In the first sign of progress in weeks, developer Don Stohldrier agreed with neighbors’ request to reduce the number of units on a 2.5 acre tract of land from 21 townhouses to 16 townhouses, said Mark Farnen, spokesman for Stohldrier. In return neighbors would have to agree to support Stohldrier’s proposals for two other tracts on the 17-acre piece of land.
ST. LOUIS — Getting personal at times during their second debate, Gov. Bob Holden and State Auditor Claire McCaskill on Tuesday night presented two starkly different images of Missouri’s governor: Holden held himself forth as a winner; McCaskill painted him as a loser.
Each proclaimed they were better able to bear the Democratic banner against Republicans — reason for Democrats to vote for them in the Aug. 3 gubernatorial primary.
Although Republican gubernatorial candidate Matt Blunt is running uncontested in the August primaries, he received a major boost for his campaign Tuesday.
The National Federation of Independent Business announced its endorsement of Blunt following an overwhelming show of support by Missouri small business-owners.
In an effort to attract more parents and members of the community, the Columbia School Board plans to move its meetings to schools twice in the coming academic year.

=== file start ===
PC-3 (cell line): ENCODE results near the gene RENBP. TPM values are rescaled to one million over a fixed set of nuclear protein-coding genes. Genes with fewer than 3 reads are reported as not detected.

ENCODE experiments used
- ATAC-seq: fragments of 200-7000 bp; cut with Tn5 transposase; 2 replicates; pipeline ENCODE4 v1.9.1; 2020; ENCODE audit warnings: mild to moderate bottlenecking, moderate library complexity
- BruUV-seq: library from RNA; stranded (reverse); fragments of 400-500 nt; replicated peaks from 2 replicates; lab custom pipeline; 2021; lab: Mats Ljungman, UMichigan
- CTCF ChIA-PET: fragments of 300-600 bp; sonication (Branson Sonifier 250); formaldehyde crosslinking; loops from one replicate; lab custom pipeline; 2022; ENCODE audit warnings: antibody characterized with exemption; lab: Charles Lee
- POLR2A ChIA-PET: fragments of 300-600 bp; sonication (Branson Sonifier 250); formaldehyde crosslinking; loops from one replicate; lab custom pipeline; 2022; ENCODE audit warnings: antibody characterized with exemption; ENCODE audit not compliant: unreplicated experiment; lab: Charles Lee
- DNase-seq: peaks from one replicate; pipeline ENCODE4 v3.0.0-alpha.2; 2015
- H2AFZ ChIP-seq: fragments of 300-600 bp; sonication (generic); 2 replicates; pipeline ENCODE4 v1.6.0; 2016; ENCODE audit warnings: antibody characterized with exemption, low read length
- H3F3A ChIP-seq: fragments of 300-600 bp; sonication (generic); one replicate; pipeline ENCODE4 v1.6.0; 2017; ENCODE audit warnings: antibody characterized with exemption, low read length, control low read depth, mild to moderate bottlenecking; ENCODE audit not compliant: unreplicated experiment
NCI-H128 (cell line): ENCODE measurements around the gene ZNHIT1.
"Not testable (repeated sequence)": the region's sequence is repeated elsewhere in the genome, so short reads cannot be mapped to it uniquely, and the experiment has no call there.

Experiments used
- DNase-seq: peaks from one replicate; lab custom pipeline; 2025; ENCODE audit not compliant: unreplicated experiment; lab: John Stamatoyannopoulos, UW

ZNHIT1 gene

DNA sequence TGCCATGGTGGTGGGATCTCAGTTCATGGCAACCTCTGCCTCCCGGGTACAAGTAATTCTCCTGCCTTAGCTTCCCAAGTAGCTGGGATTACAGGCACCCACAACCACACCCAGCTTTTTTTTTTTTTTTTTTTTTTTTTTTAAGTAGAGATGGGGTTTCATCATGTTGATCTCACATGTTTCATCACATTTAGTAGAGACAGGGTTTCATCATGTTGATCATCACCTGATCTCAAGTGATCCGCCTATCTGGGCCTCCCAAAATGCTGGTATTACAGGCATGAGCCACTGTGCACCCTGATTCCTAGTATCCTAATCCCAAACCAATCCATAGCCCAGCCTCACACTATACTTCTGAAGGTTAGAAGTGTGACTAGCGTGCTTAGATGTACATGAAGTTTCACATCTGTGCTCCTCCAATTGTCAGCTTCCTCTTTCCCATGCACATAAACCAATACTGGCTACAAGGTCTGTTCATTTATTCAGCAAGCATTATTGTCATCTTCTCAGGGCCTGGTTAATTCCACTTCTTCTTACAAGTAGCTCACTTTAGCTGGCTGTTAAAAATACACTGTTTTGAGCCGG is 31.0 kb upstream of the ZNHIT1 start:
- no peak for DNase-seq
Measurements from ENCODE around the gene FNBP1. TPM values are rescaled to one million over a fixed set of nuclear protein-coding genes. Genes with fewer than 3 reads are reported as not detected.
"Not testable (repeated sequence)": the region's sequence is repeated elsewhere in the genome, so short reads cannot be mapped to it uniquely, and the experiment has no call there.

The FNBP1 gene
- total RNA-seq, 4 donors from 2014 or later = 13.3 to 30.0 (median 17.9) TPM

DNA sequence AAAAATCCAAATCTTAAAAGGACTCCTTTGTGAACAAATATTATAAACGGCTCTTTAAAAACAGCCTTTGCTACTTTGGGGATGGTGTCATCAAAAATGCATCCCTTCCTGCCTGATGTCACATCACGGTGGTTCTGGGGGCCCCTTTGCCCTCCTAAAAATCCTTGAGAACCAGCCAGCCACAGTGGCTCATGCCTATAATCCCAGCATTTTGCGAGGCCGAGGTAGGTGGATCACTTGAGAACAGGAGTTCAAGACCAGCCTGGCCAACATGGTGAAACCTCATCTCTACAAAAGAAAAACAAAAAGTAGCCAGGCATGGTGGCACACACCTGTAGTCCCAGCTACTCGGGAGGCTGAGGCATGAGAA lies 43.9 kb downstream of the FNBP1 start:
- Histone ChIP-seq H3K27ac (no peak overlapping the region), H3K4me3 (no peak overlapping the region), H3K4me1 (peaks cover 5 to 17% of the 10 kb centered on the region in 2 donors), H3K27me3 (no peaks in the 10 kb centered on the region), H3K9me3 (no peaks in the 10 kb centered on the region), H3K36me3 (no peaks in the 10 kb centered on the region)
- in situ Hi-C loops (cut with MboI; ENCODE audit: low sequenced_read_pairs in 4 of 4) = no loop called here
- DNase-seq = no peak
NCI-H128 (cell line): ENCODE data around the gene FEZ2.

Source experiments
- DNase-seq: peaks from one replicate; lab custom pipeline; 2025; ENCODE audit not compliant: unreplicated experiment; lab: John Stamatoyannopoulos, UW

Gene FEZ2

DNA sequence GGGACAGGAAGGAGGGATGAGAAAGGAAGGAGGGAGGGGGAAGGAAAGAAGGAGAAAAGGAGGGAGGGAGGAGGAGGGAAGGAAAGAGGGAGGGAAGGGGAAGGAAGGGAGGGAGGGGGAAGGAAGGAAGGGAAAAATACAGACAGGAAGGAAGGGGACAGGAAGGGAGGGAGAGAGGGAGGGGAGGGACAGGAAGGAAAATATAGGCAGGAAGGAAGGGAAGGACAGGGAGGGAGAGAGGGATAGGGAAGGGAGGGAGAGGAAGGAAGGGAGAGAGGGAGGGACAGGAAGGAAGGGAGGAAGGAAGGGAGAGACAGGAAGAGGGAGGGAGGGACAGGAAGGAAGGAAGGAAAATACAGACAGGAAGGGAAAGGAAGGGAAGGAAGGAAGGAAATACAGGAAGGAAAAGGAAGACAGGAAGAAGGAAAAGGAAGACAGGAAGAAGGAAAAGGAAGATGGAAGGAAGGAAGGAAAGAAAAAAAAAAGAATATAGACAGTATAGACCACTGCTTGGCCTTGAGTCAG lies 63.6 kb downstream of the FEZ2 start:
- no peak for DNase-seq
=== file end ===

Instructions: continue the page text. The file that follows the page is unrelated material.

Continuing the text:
Board members hope that by holding meetings in schools, more people will attend, said board president J.C. Headley.
Science is not limited to the inside of MU’s new Life Sciences Center. Outside the southern face of the building is the Life Sciences Discovery Garden, which features crops that are the subject of research at MU and plants with medical uses.
Joan Smith, the landscape designer at Campus Facilities-Landscape Services who designed the roughly 6,400-square-foot garden, calls it “a passive learning experience.” Labels, Smith said, will tell each plant’s common and botanical name, as well as its beneficial uses.
The Central Columbia Association is thrilled that the Twilight Festival is drawing record crowds. But the voluntary merchants’ association is not thrilled that the Columbia City Council is considering a resolution to close a two-block stretch of one road because of safety concerns.
At Monday’s meeting, the Columbia City Council directed city staff to draft a resolution to close Ninth Street between Broadway and Walnut Street during the first two weeks of the September Twilight Festival. The decision followed discussion of a report submitted to the council by the CCA that outlines methods used to provide the public with safe, accessible festival activities. The report also lists the reasons why the board of the CCA does not support festival street closures.